TerraPass Projects

Zero waste is not zero waste emissions

Even if we divert or eliminate all new waste, landfills will emit greenhouse gas for decades. By Mark Mondik According to the EPA, U.S. landfills emit about 100 million metric tons of CO2-equivalent (or about 21 million cars) of greenhouse gas annually[1]. Thus it’s...

Failing landfill projects increase U.S. GHG emissions

Apathy toward U.S. landfill gas capture projects means that more methane is being released into the atmosphere. By Mark Mondik For more than five years, proceeds from the sale of carbon offsets have played a vital role in helping fund the implementation and operation...

Support Greater Lebanon Refuse Authority

Each month in 2013 you will have the opportunity to support a specific project through the purchase of carbon offsets. This month we are excited to feature Greater Lebanon Refuse Authority (GLRA) located in Lebanon, PA.   Why GLRA is a great project: Overall...

Panel report on Tontitown project now available

As regular readers know, TerraPass recently conducted a full review of the Tontitown landfill methane flaring project, a project in our portfolio that came under heavy criticism in an article in BusinessWeek magazine. We investigated the allegations in the...

TreeHugger takes a peek at Tontitown

If you're not sick of Tontitown yet, check out TreeHugger's great interview with Wes Muir from Waste Management, the developer of the landfill gas project that was criticized by BusinessWeek. The interview covers some of the same ground we've covered in our project...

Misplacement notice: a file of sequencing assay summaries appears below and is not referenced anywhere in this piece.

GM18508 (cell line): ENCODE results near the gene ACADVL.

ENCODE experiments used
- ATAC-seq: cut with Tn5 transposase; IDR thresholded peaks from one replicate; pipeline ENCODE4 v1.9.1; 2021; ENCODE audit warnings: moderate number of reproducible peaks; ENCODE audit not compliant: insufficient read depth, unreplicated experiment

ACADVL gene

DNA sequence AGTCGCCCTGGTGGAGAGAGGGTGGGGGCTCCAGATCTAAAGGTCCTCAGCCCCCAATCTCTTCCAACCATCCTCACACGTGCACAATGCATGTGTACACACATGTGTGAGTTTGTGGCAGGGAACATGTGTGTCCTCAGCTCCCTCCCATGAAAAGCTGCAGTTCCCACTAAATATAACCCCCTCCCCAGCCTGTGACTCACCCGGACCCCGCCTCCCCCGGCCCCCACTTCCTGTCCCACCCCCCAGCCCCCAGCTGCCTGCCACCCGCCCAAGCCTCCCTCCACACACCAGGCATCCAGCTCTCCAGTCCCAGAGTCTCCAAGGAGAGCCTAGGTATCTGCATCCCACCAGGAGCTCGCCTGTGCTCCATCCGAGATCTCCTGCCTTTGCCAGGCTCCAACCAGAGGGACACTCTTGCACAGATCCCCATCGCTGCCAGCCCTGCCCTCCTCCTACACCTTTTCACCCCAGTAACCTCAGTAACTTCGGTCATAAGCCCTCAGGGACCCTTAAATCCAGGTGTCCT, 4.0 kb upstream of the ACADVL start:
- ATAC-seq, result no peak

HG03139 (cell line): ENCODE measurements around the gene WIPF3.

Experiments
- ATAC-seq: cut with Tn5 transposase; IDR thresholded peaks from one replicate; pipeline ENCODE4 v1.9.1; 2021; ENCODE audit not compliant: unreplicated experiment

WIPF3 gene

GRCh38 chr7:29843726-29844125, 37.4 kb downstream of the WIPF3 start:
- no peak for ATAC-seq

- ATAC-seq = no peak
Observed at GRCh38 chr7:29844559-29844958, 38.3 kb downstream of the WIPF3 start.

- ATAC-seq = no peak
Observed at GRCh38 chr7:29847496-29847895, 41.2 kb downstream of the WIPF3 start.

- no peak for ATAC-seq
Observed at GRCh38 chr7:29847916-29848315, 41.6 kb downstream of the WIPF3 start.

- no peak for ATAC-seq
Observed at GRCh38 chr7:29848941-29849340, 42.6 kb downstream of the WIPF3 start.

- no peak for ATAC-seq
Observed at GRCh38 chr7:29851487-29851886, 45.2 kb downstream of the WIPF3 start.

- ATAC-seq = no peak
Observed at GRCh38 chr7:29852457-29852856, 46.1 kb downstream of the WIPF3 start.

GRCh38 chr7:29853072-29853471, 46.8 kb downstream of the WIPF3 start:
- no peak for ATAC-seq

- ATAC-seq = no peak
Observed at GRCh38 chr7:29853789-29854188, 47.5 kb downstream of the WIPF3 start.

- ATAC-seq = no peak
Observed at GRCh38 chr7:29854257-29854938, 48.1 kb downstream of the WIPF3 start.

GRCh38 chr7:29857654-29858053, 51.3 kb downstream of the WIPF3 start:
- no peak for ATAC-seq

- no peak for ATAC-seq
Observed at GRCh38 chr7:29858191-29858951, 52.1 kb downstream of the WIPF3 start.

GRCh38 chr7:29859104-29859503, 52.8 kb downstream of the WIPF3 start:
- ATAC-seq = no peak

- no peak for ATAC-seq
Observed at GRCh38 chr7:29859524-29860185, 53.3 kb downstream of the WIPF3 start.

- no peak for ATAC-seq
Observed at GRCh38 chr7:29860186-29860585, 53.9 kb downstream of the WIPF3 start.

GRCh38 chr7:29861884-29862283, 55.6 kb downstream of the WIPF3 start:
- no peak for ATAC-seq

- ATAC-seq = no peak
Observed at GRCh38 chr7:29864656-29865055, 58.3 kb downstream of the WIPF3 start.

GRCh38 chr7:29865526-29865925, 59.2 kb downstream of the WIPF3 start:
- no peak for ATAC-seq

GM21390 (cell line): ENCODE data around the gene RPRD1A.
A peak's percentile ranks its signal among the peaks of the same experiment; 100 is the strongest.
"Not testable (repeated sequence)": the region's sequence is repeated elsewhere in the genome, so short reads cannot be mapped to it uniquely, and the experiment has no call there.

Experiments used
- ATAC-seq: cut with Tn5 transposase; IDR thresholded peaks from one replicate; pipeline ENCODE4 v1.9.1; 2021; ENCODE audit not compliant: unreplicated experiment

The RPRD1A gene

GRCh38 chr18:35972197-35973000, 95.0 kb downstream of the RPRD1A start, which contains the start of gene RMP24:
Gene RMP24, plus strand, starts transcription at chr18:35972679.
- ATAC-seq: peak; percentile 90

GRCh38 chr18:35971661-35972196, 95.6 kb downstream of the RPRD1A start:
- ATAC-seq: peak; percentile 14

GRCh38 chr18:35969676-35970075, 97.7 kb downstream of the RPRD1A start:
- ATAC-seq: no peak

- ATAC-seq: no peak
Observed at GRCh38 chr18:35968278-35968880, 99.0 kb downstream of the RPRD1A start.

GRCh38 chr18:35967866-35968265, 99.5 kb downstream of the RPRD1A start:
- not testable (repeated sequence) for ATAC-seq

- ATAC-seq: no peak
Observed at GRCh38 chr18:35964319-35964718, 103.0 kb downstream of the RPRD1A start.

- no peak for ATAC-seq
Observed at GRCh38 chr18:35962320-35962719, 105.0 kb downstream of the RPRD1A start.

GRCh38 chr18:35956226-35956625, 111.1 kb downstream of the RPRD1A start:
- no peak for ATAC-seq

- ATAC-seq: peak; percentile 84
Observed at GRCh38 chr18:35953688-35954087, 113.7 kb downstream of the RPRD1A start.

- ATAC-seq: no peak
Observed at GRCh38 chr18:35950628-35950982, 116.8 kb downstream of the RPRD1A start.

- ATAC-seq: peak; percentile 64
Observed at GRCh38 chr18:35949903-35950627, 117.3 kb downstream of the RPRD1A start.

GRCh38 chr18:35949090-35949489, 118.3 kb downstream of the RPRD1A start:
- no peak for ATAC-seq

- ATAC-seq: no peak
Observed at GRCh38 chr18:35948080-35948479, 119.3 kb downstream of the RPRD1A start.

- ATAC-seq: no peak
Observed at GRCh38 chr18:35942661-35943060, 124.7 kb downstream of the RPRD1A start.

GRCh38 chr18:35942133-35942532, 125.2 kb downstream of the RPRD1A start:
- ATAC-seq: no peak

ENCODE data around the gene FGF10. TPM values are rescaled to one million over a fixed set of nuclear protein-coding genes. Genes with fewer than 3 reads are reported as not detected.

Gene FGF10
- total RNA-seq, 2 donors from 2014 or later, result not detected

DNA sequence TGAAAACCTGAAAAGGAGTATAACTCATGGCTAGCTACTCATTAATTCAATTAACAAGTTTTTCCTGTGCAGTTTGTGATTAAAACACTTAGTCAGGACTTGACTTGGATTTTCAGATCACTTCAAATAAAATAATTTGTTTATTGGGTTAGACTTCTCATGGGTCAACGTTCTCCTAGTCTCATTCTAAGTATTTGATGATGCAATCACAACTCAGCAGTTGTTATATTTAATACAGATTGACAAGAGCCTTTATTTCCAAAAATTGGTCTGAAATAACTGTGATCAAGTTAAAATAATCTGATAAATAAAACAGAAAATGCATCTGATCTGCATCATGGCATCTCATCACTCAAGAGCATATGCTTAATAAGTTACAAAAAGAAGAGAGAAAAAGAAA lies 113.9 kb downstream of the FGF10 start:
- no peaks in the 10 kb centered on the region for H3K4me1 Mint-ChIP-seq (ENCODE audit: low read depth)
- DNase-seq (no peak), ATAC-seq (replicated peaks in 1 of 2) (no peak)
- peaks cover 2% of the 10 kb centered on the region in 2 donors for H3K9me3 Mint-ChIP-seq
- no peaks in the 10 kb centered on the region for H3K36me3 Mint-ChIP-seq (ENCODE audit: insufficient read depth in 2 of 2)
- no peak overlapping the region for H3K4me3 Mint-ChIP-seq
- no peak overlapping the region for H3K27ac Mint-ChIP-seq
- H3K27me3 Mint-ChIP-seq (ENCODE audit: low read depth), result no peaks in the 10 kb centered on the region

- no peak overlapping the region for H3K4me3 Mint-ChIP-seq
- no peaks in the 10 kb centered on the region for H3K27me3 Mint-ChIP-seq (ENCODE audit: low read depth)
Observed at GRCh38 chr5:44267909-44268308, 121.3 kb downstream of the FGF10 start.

Tontitown: the regulatory test

The regulatory test is the big hurdle for Tontitown. Regulatory compulsion is a death knell for additionality. Although it is indisputably true that Waste Management was under no strict requirement to implement a methane flaring system, it is also true that WM used...

Review process and review panel

With the addition of Dan Kammen, our review panel is now complete. Dr. Kammen is a professor in the Energy and Resources Group, Professor of Public Policy in the Goldman School of Public Policy and Professor of Nuclear Engineering in the Department of Nuclear...

Tontitown: the financial test

One of the most intuitively appealing additionality tests is also among the most controversial with environmental policy types. The financial test asks whether the revenue from carbon offsets are enough to tip the budgetary scales so that a money-losing project...

Tontitown: The Timing Test

Perhaps the simplest additionality criterion is the timing test. The timing test asks whether the timing of the project is compatible with the notion that carbon offsets played a role in its development. So, for example, projects that are too old will fail a timing...